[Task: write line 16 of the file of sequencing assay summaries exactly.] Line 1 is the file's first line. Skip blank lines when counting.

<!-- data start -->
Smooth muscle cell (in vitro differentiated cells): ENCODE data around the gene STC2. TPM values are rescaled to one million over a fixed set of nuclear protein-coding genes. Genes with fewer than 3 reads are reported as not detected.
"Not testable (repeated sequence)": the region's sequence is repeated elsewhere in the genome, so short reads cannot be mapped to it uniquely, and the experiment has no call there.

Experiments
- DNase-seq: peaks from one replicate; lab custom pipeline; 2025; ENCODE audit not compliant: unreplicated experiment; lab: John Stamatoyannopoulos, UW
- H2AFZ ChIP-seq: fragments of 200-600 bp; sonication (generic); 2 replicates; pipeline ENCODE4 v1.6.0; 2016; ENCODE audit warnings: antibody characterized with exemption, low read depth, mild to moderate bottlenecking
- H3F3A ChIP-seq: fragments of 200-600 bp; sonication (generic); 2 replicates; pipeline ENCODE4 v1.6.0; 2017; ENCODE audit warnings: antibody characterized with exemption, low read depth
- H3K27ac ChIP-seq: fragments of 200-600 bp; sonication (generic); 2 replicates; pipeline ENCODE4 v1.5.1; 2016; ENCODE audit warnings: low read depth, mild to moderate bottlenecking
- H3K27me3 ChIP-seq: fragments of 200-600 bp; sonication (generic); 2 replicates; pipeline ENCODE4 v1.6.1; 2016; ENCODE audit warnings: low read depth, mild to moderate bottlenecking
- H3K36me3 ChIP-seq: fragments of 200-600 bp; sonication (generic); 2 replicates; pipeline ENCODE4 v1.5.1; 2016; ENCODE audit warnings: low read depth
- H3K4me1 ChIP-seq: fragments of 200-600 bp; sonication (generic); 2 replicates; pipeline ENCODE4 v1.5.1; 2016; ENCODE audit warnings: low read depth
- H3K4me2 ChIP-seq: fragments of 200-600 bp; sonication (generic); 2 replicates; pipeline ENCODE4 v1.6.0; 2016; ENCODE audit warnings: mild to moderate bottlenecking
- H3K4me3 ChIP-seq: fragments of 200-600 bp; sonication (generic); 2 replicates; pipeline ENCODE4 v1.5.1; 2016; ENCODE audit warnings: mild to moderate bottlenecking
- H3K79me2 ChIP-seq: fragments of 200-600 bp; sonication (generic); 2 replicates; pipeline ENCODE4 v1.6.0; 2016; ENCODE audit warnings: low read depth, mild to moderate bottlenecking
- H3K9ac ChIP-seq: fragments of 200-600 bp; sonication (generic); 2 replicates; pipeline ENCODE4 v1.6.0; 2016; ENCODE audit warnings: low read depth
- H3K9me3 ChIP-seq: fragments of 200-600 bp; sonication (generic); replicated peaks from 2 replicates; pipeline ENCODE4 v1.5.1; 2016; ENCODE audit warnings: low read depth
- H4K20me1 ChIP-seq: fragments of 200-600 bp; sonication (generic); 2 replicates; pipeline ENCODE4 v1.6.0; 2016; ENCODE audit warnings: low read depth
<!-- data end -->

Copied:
- H4K20me1 ChIP-seq: fragments of 200-600 bp; sonication (generic); 2 replicates; pipeline ENCODE4 v1.6.0; 2016; ENCODE audit warnings: low read depth